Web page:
that anyone who buried Polynices would be put to death. When Antigone
performed burial rites for Polynices, he sealed her in a cave where
she would starve to death. His son, Haemon, who was betrothed to
Antigone, killed himself; his wife, Eurydice, then committed suicide
also (Aeschylus, Seven against Thebes
; Sophocles, Oedipus
; Euripides, Phoenician Women
Apollodorus 3.5.8-9, 3.7.1; Hyginus, Fabulae
Cretheus [kree'the-us] or Kretheus, "ruler."
He was the brother of Athamas and king of Iolcus; he was also the
father of Aeson, who was the father of Jason. When Cretheus died,
his stepson Pelias, son of Poseidon, and Tyro, the wife of Cretheus,
seized the throne, usurping it from Aeson (Apollodorus 1.9.8, 1.9.11;
11.235-237, 11.258-259). Family
Creusa [kre-ou'sa] or Kreousa.
This daughter of Priam and Hecuba, wife of Aeneas, and mother of
Iulus (Ascanius) became lost while following her husband out of
the burning city of Troy and was killed by the Greeks (Apollodorus
3.12.5; Pausanias 10.26.1; Virgil, Aeneid
2.736-795). Family Tree 42
Crius [kreye'us] or Krios, "ram"(?).
This son of Uranus and Gaia and one of the Titans married his sister
Eurybia and became the father of Astraeus, Pallas, and Perses (Hesiod,
134, 375-377; Apollodorus 1.1.3). Family
Tree 3 Family Tree 18
Cronus [kro'nus] or Kronos (Saturn), "crow," "rocky," or "accomplisher"(?).
This son of Uranus and Gaia was the youngest of the Titans (Hesiod,
137-138). He dethroned his father by castrating
him. He was ruler of the world during the Golden Age. He married
his sister Rhea and together they produced Hestia, Hades, Poseidon,
Demeter, Hera, and Zeus. Cronus swallowed his children as they were
born, but Rhea gave him a rock bundled in baby blankets instead
of Zeus, who was taken to Crete, where he grew up. Zeus later came
back and dethroned Cronus in the Titanomachy (Hesiod, Theogony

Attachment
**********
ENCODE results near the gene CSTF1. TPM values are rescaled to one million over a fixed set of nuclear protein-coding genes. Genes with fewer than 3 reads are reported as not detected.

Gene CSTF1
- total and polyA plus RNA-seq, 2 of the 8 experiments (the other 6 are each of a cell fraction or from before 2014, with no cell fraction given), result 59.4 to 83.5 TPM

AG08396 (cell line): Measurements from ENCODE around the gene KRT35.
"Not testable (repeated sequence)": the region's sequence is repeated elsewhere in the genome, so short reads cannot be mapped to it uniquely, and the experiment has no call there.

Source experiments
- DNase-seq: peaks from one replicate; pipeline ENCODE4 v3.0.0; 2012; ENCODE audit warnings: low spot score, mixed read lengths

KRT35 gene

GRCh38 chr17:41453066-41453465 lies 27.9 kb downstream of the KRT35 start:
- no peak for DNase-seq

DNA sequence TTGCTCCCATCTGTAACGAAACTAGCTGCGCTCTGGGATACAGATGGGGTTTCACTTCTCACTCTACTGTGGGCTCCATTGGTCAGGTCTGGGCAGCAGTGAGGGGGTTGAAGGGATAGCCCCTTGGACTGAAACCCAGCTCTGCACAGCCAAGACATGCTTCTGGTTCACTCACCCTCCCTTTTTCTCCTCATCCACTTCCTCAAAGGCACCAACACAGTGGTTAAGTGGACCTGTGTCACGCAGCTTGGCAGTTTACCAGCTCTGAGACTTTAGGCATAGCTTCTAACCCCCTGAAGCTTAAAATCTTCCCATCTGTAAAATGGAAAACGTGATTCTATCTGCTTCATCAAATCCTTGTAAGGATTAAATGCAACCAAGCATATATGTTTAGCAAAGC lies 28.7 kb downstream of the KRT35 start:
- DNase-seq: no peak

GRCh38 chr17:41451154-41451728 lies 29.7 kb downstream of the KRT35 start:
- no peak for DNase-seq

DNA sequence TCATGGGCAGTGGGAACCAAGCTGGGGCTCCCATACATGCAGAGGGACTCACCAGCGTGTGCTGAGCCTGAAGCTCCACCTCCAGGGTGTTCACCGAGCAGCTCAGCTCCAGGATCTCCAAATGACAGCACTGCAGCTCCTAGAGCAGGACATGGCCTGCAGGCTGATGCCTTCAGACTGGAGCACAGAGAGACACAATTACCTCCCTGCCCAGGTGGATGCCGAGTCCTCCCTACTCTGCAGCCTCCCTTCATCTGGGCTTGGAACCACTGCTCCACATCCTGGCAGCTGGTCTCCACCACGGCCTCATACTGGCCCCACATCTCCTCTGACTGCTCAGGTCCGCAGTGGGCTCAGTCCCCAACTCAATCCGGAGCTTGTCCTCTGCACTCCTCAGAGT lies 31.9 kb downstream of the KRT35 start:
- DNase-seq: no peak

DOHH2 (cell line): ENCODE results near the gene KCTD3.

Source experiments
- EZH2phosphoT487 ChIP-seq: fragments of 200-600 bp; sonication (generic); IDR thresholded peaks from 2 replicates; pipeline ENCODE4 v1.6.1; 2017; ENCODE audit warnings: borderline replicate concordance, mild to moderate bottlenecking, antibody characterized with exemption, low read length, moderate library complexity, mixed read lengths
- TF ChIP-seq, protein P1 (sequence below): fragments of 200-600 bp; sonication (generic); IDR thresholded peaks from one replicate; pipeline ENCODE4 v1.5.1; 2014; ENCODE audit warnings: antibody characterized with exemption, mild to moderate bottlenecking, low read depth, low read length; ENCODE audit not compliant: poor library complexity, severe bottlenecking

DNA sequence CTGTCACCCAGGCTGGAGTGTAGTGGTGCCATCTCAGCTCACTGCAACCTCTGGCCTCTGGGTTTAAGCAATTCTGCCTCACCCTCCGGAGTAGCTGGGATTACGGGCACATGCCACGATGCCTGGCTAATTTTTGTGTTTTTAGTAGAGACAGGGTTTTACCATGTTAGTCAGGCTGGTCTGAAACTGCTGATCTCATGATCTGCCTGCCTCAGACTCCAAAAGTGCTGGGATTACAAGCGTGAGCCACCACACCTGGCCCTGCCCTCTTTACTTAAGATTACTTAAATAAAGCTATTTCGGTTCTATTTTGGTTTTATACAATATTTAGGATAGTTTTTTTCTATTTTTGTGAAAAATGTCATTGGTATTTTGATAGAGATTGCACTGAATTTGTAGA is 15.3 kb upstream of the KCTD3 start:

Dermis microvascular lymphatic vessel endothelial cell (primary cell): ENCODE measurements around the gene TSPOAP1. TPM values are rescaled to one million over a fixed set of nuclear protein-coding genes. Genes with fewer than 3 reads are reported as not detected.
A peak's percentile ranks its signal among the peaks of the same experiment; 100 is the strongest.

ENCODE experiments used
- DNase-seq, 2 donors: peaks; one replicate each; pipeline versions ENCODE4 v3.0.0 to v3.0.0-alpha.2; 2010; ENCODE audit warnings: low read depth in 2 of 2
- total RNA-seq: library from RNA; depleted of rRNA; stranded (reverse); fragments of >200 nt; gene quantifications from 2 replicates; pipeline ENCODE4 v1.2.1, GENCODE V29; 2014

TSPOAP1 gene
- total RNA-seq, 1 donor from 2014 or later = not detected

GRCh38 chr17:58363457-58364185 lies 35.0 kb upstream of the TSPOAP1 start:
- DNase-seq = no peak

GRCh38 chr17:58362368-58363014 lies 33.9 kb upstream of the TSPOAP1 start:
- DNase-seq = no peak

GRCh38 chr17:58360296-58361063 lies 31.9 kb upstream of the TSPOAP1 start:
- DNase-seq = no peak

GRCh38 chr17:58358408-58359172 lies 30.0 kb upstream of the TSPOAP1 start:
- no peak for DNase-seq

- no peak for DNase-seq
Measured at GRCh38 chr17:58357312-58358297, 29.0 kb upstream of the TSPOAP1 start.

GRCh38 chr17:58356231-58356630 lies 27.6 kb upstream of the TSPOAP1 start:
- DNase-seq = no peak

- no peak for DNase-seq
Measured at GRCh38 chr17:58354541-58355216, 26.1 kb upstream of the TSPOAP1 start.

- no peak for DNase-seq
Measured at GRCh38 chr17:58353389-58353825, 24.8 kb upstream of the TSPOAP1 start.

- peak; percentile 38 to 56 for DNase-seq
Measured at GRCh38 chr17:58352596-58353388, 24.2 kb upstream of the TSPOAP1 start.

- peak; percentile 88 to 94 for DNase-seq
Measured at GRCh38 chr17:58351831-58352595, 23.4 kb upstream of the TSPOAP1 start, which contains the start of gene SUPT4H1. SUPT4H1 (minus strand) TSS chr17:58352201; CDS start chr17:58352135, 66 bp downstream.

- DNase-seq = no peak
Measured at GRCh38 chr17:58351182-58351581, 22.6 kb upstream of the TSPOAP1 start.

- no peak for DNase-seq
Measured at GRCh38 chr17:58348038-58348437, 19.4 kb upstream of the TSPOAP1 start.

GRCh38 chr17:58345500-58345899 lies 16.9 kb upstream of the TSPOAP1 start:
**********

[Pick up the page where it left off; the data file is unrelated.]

453-506; Apollodorus 1.1.3-2.1; Pausanias 8.8.2; Diodorus Siculus
5.70.1-71.1). Family Tree 2
Family Tree 3
Cupid [kyou'pid] (Eros [er'os]), "yearning."
He was the Roman equivalent of Eros, often depicted as a winged
Cyclopes [seye-klo'peez] or Kyklopes, "round-eyes."
These three children of Uranus and Gaia each had only one eye in
the center of his forehead (Hesiod, Theogony
were confined within Gaia by Uranus but were released when Cronus
castrated Uranus (Apollodorus 1.1.2-4). The Cyclopes served Zeus
by providing him with thunderbolts, which they forged with their
own hands (Hesiod, Theogony
501-506; Apollodorus 1.2.1; Virgil,
8.439-453). They were slain by Apollo, who was angry
because Zeus had used one of their thunderbolts to kill Asclepius,
Apollo's son (Euripides, Alcestis
3-6; Apollodorus 3.10.4;
Diodorus Siculus 4.71.2-3; Hyginus, Fabulae
Cycnus [sik'nus] or Kyknos, "swan."
This son of Poseidon-king of Colonae, near Troy-fought on the side
of the Trojans in the Trojan War, but Achilles killed him in the
first battle. He was turned into a swan by his father, and flew
away (Ovid, Metamorphoses
Cyrene [seye-ree'nee] or Kyrene, "lady of the rein."
She was a nymph whom Apollo saw wrestling a lion; he whisked her
away to a place in Libya that was later named for her. Cyrene bore
a son to Apollo named Aristaeus, who married AutonoŽ and became
the father of Actaeon (Pindar, Pythian Odes
2.500-527; Diodorus Siculus 4.81-82;
Cyzicus [siz'i-kus] or Kyzikos, "exalted."
He was a king of the Doliones who lived in a small village on the
coast of the Euxine Sea just inside the Hellespont. Jason and the
Argonauts stopped there on their way to get the Golden Fleece. They
killed Cyzicus unwittingly when a storm at sea blew them back to
land and a battle ensued, with neither side realizing whom it was
fighting. When daylight showed that a tragic mistake had been made,
Jason and the Argonauts helped to mourn and bury Cyzicus (Apollonius
1.946-1077; Apollodorus 1.9.18; Hyginus,
16; Valerius Flaccus, Argonautica